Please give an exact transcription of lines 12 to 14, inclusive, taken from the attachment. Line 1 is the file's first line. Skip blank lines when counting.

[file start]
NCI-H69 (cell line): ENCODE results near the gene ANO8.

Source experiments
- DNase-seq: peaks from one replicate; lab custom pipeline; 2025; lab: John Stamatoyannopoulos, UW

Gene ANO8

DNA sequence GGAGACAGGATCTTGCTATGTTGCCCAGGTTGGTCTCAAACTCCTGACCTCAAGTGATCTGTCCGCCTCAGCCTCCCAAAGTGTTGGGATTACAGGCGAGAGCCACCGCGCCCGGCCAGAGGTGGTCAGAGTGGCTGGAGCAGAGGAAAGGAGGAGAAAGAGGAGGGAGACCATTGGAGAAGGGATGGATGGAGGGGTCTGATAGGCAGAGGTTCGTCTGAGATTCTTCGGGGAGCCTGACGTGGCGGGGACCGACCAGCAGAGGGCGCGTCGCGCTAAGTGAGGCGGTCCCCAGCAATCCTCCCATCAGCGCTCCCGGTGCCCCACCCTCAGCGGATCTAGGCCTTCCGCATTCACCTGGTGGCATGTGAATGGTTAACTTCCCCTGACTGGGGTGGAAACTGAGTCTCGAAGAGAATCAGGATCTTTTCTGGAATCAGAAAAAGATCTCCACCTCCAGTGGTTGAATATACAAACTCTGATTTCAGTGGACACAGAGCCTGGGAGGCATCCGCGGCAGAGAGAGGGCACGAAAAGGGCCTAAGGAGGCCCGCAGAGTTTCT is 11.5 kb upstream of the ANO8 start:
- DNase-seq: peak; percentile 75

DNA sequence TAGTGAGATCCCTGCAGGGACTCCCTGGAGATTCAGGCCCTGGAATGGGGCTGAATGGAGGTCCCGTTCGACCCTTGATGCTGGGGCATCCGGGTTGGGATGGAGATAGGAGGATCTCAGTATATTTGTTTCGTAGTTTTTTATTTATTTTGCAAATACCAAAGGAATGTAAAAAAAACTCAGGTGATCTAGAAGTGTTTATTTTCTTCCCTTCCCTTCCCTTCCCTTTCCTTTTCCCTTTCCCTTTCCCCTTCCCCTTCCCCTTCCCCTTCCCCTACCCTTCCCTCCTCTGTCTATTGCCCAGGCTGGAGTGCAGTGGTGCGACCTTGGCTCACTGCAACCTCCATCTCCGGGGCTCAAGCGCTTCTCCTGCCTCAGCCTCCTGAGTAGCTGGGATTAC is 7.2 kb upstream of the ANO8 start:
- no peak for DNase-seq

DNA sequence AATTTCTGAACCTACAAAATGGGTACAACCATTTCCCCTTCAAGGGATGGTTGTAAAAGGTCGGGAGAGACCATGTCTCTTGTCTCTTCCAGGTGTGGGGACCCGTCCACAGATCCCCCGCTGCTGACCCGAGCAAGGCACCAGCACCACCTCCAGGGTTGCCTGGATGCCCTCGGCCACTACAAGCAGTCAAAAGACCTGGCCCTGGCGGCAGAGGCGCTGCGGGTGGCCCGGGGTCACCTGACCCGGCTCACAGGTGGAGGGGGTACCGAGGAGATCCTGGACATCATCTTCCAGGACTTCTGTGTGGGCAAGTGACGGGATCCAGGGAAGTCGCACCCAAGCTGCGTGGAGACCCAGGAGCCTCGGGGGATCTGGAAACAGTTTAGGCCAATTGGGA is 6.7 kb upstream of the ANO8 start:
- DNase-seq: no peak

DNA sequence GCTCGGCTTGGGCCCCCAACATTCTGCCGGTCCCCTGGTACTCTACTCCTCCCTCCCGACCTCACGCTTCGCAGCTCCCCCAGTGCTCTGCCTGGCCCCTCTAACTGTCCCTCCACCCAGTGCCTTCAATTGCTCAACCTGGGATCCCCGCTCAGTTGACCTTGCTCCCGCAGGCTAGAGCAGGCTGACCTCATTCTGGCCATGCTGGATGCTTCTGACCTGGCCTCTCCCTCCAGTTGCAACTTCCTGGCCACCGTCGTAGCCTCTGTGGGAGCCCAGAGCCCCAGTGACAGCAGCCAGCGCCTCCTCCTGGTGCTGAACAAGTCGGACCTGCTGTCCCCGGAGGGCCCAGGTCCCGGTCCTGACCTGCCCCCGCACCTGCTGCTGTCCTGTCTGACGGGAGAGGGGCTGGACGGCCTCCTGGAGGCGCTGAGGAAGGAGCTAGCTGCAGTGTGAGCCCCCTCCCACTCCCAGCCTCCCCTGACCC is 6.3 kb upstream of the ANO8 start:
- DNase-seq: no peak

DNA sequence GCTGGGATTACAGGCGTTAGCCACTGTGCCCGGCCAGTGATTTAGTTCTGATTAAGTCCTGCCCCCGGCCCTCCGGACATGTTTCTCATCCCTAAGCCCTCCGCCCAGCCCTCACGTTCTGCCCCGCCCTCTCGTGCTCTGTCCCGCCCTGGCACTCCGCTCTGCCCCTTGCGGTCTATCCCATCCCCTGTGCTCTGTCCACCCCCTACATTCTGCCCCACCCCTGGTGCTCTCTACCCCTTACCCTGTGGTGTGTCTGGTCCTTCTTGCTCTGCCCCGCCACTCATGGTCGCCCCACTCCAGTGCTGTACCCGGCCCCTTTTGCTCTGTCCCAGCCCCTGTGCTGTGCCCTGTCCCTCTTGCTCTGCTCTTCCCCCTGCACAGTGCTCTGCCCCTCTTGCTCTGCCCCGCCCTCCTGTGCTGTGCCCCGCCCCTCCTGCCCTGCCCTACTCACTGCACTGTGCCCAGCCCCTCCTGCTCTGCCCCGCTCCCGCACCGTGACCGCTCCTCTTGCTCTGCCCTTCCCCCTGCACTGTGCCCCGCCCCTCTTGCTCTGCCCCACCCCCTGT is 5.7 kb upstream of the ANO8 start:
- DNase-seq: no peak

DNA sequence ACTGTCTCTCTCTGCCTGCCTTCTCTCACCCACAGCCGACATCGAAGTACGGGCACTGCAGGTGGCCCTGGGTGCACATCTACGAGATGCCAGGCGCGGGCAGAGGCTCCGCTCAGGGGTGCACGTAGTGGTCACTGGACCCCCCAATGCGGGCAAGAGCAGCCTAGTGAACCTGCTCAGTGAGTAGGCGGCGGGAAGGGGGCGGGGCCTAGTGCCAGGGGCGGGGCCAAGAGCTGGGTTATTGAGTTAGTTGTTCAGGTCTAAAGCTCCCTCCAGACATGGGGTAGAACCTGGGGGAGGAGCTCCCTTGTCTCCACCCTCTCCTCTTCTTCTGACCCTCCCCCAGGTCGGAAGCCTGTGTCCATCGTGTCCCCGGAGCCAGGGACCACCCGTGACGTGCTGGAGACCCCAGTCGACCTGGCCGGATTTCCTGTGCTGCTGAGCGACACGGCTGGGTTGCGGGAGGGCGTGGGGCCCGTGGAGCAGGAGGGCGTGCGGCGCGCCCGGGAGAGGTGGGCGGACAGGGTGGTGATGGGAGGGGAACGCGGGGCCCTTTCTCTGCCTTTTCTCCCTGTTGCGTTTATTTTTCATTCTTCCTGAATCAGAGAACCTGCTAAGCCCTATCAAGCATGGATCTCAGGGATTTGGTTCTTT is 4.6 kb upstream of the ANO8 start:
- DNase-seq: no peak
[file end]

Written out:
- DNase-seq: no peak

DNA sequence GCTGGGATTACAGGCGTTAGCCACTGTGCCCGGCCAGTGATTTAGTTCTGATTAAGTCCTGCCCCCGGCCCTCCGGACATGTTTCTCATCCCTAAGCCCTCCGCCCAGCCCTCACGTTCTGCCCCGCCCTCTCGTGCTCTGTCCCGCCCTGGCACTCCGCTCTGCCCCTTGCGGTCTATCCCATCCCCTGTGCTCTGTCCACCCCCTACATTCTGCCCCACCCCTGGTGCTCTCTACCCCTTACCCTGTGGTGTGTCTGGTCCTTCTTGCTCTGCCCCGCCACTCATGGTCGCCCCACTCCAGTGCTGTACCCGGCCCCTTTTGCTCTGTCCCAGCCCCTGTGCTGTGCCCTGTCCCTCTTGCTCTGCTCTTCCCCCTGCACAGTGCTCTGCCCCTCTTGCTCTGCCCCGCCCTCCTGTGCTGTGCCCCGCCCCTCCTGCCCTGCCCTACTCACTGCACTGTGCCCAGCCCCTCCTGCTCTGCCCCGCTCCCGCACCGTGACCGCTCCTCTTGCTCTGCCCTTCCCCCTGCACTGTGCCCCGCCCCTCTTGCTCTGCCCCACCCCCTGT is 5.7 kb upstream of the ANO8 start:
- DNase-seq: no peak